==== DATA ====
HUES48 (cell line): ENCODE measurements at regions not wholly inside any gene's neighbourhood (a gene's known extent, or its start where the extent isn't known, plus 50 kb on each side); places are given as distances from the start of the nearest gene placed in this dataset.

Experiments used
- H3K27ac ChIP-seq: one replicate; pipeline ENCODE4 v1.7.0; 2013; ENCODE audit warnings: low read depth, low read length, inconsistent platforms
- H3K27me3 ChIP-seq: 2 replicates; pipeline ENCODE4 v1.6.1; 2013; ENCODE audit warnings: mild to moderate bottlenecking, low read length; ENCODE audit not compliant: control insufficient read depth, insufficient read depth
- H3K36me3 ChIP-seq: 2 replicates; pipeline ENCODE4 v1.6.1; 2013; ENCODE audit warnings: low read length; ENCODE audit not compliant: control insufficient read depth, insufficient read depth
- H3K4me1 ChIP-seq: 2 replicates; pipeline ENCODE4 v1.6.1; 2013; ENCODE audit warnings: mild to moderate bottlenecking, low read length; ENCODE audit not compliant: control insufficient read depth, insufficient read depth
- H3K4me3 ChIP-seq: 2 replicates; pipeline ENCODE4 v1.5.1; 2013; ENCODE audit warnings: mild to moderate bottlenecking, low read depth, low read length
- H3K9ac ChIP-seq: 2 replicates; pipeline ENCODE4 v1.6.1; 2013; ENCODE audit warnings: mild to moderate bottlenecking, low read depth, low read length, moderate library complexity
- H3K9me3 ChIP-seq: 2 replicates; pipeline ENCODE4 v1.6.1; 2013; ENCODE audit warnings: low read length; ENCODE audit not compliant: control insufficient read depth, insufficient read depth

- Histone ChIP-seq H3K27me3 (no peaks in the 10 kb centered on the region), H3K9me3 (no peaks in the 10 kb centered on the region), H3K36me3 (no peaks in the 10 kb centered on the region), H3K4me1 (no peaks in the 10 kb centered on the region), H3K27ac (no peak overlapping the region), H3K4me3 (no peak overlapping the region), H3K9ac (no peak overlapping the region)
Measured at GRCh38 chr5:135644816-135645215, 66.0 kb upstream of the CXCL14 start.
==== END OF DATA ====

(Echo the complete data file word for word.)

HUES48 (cell line): ENCODE measurements at regions not wholly inside any gene's neighbourhood (a gene's known extent, or its start where the extent isn't known, plus 50 kb on each side); places are given as distances from the start of the nearest gene placed in this dataset.

Experiments used
- H3K27ac ChIP-seq: one replicate; pipeline ENCODE4 v1.7.0; 2013; ENCODE audit warnings: low read depth, low read length, inconsistent platforms
- H3K27me3 ChIP-seq: 2 replicates; pipeline ENCODE4 v1.6.1; 2013; ENCODE audit warnings: mild to moderate bottlenecking, low read length; ENCODE audit not compliant: control insufficient read depth, insufficient read depth
- H3K36me3 ChIP-seq: 2 replicates; pipeline ENCODE4 v1.6.1; 2013; ENCODE audit warnings: low read length; ENCODE audit not compliant: control insufficient read depth, insufficient read depth
- H3K4me1 ChIP-seq: 2 replicates; pipeline ENCODE4 v1.6.1; 2013; ENCODE audit warnings: mild to moderate bottlenecking, low read length; ENCODE audit not compliant: control insufficient read depth, insufficient read depth
- H3K4me3 ChIP-seq: 2 replicates; pipeline ENCODE4 v1.5.1; 2013; ENCODE audit warnings: mild to moderate bottlenecking, low read depth, low read length
- H3K9ac ChIP-seq: 2 replicates; pipeline ENCODE4 v1.6.1; 2013; ENCODE audit warnings: mild to moderate bottlenecking, low read depth, low read length, moderate library complexity
- H3K9me3 ChIP-seq: 2 replicates; pipeline ENCODE4 v1.6.1; 2013; ENCODE audit warnings: low read length; ENCODE audit not compliant: control insufficient read depth, insufficient read depth

- Histone ChIP-seq H3K27me3 (no peaks in the 10 kb centered on the region), H3K9me3 (no peaks in the 10 kb centered on the region), H3K36me3 (no peaks in the 10 kb centered on the region), H3K4me1 (no peaks in the 10 kb centered on the region), H3K27ac (no peak overlapping the region), H3K4me3 (no peak overlapping the region), H3K9ac (no peak overlapping the region)
Measured at GRCh38 chr5:135644816-135645215, 66.0 kb upstream of the CXCL14 start.